It was a balmy spring day in Baton Rouge. The clock hands indicated that it was only a few minutes past six o’clock in the evening, which meant that the bright sun was rapidly sinking; nightfall would soon be near. I was sitting on my porch bench, sipping on some wine. Sitting with me was my oldest boy and my wife, Ida. In the driveway, my youngest son and daughter were playing basketball with their cousins and a couple neighborhood kids. Suddenly, Ida nudged me, and nodded her head to our neighbor’s house, a few doors down. Two white women, both with freckles and red hair, were talking to our neighbor, Jerome. It was Ida who first pointed out that they must be tourists.
We had only been walking down this particular street for a couple minutes when a black man approached us from one of the houses.
“What in heaven’s name are those women doing in these parts,” Ida mumbled out loud.
Clearly, they must have been tourists due to the very fact that they were walking ignorantly in a completely black neighborhood during twilight. We watched as the women talked briefly to Jerome.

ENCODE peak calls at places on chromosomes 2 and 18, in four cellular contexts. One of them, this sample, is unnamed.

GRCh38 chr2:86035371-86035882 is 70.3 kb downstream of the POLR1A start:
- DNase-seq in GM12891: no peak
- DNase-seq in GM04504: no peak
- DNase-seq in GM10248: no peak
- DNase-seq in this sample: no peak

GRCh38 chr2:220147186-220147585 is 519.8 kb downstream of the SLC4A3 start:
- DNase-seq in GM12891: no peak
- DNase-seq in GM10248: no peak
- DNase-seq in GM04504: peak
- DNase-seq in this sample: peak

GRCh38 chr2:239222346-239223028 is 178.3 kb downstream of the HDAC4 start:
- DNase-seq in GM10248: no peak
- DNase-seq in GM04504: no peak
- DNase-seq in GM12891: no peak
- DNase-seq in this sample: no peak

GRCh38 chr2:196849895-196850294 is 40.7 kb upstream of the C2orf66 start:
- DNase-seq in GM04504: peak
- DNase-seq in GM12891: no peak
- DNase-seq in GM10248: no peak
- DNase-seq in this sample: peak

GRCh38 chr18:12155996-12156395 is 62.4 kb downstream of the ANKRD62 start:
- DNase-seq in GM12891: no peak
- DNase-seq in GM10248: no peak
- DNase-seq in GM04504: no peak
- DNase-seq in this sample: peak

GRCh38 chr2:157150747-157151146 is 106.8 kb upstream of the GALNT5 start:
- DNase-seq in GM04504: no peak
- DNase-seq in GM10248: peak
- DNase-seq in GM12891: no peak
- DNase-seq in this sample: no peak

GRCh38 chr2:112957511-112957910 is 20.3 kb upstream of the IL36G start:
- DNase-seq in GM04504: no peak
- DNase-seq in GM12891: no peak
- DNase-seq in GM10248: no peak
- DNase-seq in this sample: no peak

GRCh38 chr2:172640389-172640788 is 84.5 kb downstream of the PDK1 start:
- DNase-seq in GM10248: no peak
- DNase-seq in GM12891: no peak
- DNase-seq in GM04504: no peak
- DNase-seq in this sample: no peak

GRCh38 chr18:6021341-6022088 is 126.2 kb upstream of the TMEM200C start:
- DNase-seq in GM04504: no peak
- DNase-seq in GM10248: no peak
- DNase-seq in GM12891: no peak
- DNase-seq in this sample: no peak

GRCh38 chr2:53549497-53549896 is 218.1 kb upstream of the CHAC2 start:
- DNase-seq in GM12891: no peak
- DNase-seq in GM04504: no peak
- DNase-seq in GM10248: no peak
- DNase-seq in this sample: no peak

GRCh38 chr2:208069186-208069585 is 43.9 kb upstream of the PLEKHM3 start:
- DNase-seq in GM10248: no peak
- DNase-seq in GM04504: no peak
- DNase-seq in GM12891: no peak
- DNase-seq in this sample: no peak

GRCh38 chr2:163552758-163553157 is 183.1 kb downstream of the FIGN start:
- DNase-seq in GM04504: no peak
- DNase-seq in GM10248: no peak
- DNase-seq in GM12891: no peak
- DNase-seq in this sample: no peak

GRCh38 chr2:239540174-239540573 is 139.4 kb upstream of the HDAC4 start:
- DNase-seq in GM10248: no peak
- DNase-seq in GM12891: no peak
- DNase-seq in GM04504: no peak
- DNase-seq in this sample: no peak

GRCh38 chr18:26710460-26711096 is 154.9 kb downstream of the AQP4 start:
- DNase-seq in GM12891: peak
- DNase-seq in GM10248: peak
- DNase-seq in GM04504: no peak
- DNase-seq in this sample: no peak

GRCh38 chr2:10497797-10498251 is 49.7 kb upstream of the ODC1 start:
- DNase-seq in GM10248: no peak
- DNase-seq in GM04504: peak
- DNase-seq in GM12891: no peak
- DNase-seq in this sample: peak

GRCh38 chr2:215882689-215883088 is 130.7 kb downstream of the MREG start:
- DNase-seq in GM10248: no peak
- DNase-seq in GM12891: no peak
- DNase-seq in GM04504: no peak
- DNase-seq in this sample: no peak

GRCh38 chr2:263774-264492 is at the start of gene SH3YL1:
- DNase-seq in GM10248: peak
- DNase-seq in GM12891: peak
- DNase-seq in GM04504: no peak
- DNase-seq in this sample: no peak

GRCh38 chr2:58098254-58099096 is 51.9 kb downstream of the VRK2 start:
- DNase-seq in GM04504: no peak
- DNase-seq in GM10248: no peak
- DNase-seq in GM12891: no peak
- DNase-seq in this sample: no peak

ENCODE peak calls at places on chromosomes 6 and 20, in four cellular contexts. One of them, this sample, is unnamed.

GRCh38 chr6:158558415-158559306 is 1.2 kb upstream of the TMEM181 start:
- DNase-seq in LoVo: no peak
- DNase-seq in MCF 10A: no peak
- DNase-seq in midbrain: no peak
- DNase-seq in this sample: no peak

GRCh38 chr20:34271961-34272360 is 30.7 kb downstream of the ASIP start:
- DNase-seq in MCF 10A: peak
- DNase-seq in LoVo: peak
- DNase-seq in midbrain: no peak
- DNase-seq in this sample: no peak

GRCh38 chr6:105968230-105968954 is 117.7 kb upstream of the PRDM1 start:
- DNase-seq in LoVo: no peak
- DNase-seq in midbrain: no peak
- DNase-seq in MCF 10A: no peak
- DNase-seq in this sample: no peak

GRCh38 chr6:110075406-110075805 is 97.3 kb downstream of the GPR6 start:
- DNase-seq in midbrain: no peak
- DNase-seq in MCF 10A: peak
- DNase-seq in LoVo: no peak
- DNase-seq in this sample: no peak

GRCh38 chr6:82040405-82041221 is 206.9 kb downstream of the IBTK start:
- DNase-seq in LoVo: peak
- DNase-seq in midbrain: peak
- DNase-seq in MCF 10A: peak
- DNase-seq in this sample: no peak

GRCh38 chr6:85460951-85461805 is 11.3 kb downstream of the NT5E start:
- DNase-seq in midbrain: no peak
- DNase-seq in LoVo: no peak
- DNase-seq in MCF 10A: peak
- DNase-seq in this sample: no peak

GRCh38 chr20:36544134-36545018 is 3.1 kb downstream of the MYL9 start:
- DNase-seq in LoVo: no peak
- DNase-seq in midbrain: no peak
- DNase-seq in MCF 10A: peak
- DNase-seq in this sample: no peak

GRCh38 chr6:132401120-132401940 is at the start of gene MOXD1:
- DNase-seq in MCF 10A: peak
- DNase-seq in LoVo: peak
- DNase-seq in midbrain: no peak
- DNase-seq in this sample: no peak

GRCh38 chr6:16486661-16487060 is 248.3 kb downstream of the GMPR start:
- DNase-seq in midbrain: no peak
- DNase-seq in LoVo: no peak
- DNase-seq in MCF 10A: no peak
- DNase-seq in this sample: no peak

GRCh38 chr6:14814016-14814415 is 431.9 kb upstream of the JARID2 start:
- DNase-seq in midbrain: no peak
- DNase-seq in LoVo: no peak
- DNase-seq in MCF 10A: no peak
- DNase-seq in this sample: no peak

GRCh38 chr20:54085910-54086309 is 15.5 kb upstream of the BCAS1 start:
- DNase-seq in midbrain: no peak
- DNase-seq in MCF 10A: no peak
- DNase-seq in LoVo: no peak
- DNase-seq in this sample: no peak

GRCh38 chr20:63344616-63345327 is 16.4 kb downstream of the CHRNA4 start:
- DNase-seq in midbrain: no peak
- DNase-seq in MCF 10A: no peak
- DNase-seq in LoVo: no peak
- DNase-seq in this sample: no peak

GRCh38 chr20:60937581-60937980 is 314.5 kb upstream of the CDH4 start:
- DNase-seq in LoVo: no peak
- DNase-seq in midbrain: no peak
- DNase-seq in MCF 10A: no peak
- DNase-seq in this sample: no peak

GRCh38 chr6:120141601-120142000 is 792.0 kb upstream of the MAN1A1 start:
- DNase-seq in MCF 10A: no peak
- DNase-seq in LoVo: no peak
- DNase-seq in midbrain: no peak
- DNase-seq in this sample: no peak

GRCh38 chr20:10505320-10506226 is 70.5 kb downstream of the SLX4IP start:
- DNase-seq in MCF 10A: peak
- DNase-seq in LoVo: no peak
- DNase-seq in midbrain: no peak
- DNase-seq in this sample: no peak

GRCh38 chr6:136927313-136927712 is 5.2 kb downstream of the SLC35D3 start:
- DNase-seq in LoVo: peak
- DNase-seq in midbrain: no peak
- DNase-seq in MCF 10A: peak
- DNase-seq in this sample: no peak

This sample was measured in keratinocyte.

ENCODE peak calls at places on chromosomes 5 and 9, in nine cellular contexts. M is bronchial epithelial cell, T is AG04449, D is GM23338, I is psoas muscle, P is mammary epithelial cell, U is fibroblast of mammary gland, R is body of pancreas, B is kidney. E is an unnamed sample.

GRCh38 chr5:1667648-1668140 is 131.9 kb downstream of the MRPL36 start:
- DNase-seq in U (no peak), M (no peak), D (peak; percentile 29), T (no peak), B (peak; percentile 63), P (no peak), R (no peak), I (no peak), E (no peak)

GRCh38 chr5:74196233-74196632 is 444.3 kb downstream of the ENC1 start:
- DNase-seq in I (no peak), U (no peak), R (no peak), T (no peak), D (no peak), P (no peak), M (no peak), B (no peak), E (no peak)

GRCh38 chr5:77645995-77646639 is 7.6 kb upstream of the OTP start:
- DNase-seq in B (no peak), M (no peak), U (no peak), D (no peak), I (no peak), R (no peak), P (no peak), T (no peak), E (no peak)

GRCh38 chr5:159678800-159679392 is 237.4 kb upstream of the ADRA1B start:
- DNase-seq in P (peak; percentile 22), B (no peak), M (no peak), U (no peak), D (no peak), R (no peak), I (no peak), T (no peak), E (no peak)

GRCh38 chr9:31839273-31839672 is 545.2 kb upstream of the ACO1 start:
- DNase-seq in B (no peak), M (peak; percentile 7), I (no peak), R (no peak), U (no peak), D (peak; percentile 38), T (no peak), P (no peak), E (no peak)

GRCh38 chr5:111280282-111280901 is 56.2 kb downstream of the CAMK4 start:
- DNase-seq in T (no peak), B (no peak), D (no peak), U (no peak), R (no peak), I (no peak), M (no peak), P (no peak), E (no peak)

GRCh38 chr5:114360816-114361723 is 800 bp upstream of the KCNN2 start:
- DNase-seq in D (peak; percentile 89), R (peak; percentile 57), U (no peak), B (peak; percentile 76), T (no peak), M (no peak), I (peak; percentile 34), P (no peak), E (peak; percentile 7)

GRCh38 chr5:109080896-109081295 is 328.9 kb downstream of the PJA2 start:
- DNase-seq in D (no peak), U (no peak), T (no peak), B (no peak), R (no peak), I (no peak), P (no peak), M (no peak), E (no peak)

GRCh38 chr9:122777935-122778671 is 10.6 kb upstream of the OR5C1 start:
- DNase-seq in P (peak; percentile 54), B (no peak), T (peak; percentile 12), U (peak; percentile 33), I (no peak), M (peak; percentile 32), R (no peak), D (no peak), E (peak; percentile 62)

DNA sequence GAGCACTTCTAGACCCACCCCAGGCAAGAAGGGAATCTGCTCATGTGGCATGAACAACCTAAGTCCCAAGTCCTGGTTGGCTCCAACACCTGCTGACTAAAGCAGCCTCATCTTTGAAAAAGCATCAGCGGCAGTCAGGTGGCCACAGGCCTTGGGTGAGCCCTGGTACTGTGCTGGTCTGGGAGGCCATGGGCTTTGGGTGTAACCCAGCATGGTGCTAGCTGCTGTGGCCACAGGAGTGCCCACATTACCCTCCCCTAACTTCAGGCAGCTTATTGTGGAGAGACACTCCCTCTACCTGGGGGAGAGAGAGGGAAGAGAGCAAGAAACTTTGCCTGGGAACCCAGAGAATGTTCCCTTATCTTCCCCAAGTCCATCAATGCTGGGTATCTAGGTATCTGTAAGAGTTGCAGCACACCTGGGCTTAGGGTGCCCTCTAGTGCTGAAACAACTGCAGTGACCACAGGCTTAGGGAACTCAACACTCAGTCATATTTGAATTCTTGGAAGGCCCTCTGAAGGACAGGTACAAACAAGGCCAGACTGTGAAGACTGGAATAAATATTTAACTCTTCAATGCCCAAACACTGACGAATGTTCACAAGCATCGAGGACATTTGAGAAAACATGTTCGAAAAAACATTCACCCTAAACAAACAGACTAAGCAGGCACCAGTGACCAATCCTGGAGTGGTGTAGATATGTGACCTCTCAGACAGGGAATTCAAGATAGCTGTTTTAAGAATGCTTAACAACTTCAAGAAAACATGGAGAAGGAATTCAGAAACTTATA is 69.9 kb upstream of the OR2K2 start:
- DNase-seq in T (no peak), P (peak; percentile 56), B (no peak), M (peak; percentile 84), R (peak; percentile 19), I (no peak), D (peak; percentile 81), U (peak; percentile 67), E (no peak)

“Are ya’ll lost?” He asked. “Where are you trying to get to?” We replied that we were just walking back to our hotel. From where we were standing, we could see that the sidewalk would lead us directly to an open fence behind our hotel.
“You can’t get there from here,” he told us. “You have to go back around.”
“Sure we can,” we chortled back, pointing to the seemingly obvious path to the hotel. We thanked him and moved along naively, noting to one another how friendly and helpful he had seemed. We chalked it up to the legendary Southern hospitality about which we had always read.
As these silly white women continued to walk up the road and approached our house, Ida gently elbowed me. Go set them straight, Michael,” she whispered. “They are likely to get themselves into some trouble, walking around like that, all oblivious.”
Taking hold of my wine glass, I sauntered down to meet them at the sidewalk.
We had only passed a few more houses when we were stopped by another black man. He came from his front yard, holding a plastic cup of wine. His family was lounging on the porch; they all stopped and stared as he began talking to us.
“You must be lost,” he said. “Where are you going?”